What is a heritage-listed home?

Written by view.com.au in Buying

You might have heard the term ‘heritage-listed’ before but never really considered that it could one day apply to your real estate goals. People often think of grand mansions or pokey one-bedroom homesteads when they hear ‘heritage-listed’, but there is a wide range of properties available in Australia that have heritage listing status, so never discount the fact that you may have to one day know just what this term means.

Essentially, a property or building can attain a heritage status if it has Indigenous, natural, or historical importance, including whether or not its architecture warrants its classification. There are often many heritage-listed properties on the market at any given time, and you may find yourself falling in love with one as you seek a new lifestyle or look to buy your first home, as they range from the grand to the modest, suiting all buyers.

'Zetland' in Melbourne's Hawthorn was built around 1873 and has achieved heritage status. It became available on the market in 2019.

‘Zetland’ in Melbourne’s Hawthorn was built around 1873 and has achieved heritage status. It became available on the market in 2019.

The Australian Heritage Council is in charge of assessing a potential property’s status and do so according to a range of criteria. These criteria are quite varied, and may have no relation to the actual building or natural rarity/nature of a property, but relate to a location’s significance in the historical development of Australia or in its natural or cultural importance.

Some of Australia's oldest buildings still come up on the market, like the Monaltrie Homestead, which was built in 1862.

Some of Australia’s oldest buildings still come up on the market, like the Monaltrie Homestead, which was built in 1862.

There is now an easy way to identify individual properties that may be heritage-listed or entire areas by which development may be constrained due to heritage concerns.

Landchecker.com.au allows you to identify two heritage-specific criteria in Victoria: heritage overlay and Cultural Heritage Sensitivity.

Lanchecker.com.au allows you to identify heritage overlays

Lanchecker.com.au allows you to identify heritage overlays

A heritage overlay is set by a local council as part of its planning scheme, and is often suggested to the council first by the community and/or historical societies.

A heritage overlay may affect your plans for the development of an individual property, or they may not. A heritage overlay can cover entire blocks within a neighbourhood, such as seen in the above image from Landchecker. Within these overlays, individual buildings or topographical features may not carry individual significance, and so may still be open to future planning with the council’s approval.

What is important to remember is that due to a heritage overlay, you require a planning permit for a number of actions, including:

  • subdividing land
  • demolish or removing a building (including part of a building)
  • constructing a building (including part of a building or a fence)
  • externally altering a building
  • constructing or carrying out works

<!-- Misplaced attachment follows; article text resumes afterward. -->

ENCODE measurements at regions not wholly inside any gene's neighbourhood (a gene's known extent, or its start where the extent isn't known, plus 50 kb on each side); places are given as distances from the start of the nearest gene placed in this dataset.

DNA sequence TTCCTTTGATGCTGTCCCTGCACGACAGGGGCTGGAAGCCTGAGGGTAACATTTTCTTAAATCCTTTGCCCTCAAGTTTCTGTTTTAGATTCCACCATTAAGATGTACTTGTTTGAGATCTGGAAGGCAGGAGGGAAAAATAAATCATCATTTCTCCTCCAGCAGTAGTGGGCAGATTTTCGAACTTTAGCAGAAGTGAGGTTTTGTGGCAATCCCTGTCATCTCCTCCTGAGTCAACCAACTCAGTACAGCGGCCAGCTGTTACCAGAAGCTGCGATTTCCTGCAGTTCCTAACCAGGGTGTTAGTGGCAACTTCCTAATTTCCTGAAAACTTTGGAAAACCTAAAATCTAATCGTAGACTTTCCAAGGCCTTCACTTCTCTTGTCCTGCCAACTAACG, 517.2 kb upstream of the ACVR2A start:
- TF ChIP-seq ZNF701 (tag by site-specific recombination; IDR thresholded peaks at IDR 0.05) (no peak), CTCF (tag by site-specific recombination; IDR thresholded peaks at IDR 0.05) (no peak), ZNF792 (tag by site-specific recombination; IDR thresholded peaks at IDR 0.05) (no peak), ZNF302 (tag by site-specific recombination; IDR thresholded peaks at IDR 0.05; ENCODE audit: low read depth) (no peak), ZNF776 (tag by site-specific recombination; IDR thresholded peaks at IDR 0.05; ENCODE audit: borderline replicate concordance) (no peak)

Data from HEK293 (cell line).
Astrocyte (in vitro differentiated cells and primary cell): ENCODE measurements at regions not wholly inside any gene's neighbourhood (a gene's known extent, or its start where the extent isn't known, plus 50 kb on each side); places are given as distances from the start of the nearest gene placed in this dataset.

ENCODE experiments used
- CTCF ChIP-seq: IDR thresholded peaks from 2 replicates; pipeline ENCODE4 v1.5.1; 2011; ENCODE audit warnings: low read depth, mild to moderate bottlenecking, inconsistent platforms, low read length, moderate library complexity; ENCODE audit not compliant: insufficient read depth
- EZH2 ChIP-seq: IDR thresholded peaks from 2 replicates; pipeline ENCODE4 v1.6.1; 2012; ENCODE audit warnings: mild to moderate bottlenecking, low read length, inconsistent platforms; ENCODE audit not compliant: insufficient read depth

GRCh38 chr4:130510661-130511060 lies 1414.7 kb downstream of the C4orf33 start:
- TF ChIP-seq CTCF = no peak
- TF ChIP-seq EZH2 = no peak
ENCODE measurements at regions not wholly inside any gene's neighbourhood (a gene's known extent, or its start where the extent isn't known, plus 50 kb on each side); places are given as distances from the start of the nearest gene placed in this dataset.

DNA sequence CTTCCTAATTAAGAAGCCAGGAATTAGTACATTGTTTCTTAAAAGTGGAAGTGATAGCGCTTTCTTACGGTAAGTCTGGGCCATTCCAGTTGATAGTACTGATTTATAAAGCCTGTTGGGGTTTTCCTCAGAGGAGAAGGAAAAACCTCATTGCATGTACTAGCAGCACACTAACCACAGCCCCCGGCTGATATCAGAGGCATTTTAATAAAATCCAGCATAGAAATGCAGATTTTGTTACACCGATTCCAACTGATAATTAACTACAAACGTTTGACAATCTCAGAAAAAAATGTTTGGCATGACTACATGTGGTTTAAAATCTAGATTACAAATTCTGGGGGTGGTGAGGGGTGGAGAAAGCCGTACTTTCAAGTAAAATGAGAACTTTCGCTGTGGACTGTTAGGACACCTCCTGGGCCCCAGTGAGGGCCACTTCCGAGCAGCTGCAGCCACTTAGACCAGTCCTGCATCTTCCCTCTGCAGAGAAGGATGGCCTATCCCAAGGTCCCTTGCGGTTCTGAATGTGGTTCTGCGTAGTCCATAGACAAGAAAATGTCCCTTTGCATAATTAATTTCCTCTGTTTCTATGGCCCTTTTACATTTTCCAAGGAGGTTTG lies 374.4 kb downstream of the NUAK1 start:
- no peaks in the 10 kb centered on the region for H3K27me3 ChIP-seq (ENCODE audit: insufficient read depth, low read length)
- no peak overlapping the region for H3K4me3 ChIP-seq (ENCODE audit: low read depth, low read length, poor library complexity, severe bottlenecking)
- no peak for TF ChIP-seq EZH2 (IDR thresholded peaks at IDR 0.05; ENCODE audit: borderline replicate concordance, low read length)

• constructing or displaying a sign
  • externally painting an unpainted surface
  • externally painting a building if the painting constitutes an advertisement.

What is Cultural Heritage Sensitivity?

Lanchecher.com.au quickly highlights areas of Cultural Heritage Sensitivity

Landchecker.com.au quickly highlights areas of Cultural Heritage Sensitivity

An area of Cultural Heritage Sensitivity is specific to the Indigenous cultural history/importance of a property, particularly within a larger area of sensitivity. When developing within these areas (as can be quickly visualised at Landchecker), you may be required to obtain a Cultural Heritage Management Plan to work in unison with local Indigenous groups and leaders.

Restrictions on a heritage-listed home

If you do buy a heritage-listed home, be aware that your ability to renovate will be significantly constrained, especially as it concerns the structural integrity of the building. While you can often renovate the kitchen and bathroom of a heritage-listed home as well as make repairs (paint, light fixtures etc.), major changes the building’s structure and external condition/presence are usually restricted. Repairs may also need to consider the types of existing materials present in the home, and require you to source similar or like materials for continuity.

Why buy a heritage-listed home?

Investors are sometimes dissuaded from buying a heritage-listed home because of the potential constraints on development as well as unforeseen expenses that come from buying an old building.

A property may not be heritage-listed, but may sit within or near a heritage-listed area. such as a rainforest, which ensures the longterm future stability of your investment.

A property may not be heritage-listed, but may sit within or near a heritage-listed area. such as a rainforest, which ensures the longterm future stability of your investment.

However, there are a number of significant incentives for buying a heritage-listed home, the largest of which is continuity. The real estate market may fluctuate in terms of price cycles, but heritage-listed homes, especially those within heritage overlays, often benefit from a greater sense of continuity in capital growth due to the lack of development or change in the immediate surrounding area. There is also the potential allure for future buyers that comes from an investment in a heritage-listed home. Like a vintage car, there is the potential for the property’s provenance to add increasing value, while some heritage-listed properties can qualify for government grants to aid in their maintenance.